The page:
Incorrect quoting of command-line arguments for all programs in Perl\exec

Hey @gamin-mb, just wanted to give you a quick update on the progress around this bug.

We found that the issue you had found is at least in part due to how Go and Windows handle passing arguments between processes. This may point to a bug in Go itself, for which a bug has been filed; syscall/exec_windows.go: appendEscapeArg does not escape all necessary characters · Issue #68313 · golang/go · GitHub

We’ve also working on a workaround for this bug for version v0.45.0 of the State Tool, due by the end of this month.

Hi Nathan,

Thanks for the followup.

I looked at your bug report and I’d say you’re on the right track by noticing some characters aren’t escaped as they should be.

Personally, I’d try to avoid the problem in the first place, as it seems the problem is created by the following call:

exec.Command("C:\\Windows\\System32\\cmd.exe", .....

This explicitly invokes a shell to run test.bat. It’s probably this shell that complains it “cannot find the file specified” because one of the roles of a shell is to interpret some characters (“<” in this case) to invoke system calls (define standard input in this case). This is what I meant by my second suggestion in a previous post: to use a different command to run the batch script, one that wouldn’t parse the arguments before invoking the batch script. I’m not so familiar with this aspect of Windows, but the first paragraph of this Perl documentation explains what I mean by avoiding using the shell (I learned the hard way because I once had the same problem with calling commands from Perl on Windows).

The downside of escaping characters is different shells use different characters; on systems that don’t use cmd.exe (Linux, MacOS), you’d need to be mindful of this.

However, I don’t know Go at all, and I don’t know the State code, so I may be totally wrong, in which case I apologize. But we’re making progress!


@gamin-mb for executors we do not run through cmd.exe, we instead invoke the bat file directly from Go. Unfortunately the problem with passing arguments exists in both these scenario’s.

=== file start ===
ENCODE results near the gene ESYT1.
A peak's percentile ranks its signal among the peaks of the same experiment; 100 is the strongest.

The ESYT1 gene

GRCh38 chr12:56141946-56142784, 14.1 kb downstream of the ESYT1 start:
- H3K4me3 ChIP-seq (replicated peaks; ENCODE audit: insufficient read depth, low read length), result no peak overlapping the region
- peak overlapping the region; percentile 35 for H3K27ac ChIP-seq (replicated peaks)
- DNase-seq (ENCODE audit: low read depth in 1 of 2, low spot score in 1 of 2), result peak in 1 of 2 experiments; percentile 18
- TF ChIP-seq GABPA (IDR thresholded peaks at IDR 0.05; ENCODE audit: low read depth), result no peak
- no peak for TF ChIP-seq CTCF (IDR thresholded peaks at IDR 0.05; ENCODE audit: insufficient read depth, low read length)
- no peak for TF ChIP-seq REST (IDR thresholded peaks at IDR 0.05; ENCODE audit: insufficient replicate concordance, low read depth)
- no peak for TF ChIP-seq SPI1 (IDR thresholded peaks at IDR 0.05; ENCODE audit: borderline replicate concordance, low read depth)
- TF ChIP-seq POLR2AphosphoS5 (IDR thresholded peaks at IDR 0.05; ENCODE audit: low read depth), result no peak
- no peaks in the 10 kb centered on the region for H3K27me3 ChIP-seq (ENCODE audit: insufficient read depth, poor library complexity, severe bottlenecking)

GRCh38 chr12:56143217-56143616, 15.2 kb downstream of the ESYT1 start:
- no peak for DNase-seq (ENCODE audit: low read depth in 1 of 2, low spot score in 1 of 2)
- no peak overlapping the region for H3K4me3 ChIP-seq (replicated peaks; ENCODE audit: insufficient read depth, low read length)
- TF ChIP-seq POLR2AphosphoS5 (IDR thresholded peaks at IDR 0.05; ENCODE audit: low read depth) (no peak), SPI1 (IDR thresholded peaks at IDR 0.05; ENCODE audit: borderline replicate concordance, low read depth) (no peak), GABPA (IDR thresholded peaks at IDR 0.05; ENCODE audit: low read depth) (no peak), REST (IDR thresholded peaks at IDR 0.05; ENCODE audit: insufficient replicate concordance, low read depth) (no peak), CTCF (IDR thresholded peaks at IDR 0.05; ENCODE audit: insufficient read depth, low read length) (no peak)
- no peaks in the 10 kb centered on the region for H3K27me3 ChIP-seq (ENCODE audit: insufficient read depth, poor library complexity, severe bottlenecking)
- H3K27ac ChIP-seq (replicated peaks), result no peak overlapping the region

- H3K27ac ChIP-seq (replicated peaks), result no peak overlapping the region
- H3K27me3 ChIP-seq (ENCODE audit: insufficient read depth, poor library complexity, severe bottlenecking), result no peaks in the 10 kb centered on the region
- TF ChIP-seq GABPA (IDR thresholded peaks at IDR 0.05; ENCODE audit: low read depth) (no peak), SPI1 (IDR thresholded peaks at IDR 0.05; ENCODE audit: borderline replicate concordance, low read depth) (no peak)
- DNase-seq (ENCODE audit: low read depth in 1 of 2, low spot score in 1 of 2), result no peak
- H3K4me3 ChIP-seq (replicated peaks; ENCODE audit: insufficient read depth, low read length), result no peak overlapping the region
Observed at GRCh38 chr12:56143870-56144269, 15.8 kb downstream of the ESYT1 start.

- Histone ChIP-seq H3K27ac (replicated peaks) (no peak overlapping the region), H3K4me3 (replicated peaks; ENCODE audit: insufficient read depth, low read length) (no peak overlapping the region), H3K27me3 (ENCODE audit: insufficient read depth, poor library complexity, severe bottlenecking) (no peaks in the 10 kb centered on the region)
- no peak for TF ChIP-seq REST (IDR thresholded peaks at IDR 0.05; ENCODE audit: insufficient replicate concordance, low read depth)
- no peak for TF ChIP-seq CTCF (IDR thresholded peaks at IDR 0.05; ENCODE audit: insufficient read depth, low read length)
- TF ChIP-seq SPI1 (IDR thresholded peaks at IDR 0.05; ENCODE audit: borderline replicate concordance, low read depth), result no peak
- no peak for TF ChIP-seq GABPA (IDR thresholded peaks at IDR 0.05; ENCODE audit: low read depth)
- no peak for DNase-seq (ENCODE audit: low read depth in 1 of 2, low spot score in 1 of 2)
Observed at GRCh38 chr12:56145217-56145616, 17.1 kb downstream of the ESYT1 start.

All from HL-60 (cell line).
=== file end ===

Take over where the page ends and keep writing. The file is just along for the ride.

End of the day the issue is due to Windows not handling progress arguments itself, it defers this entirely to the process being ran. Which Go and I imagine any other cross platform language handles by converting from/to an encoded argument string to a slice of strings, and this translation logic is unfortunately error-prone.

Basically it works fine if the process we’re trying to run assumes a slice of arguments, but if it expected an encoded argument string then the translation layer could introduce inconsistencies between what you type and what the process receives. Ideally I’d love to just get the exact input the user gave and forward that, but I’ve so far not found any way of doing that.

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I think I’m starting to understand better what you mean; you are talking about argument splitting (and using quotes to control that), while I was putting wildcard expansion and argument splitting in the same bucket, which was wrong. Both are part of argument processing, but they can be done in different places. Sorry, my fault.

For what it’s worth, the following blog says where you could get the raw command line (check the /link noarg.obj and _acmdln discussion near the end). But I suppose you’re already be aware of this…
Argument processing in Unix and Windows

Things are not as rosy on Windows. They are… fascinating or, better said, horrifying

Haha… sounds about right :sweat_smile:

That’s a very low level solution, and one that depends on C. I’m sure there’s a way to do the same in Go but at a certain point I start asking the question of “is it worth it” and given the current use-cases we’ve found (and solved) I wouldn’t say that it is, I think all things considered translating it both ways is a cleaner solution if the alternative is to have such low level code for a solved use-case.

Anyway, your issue will soon be solved in v0.45, at this point it’s more about how the sausage is made… :stuck_out_tongue:

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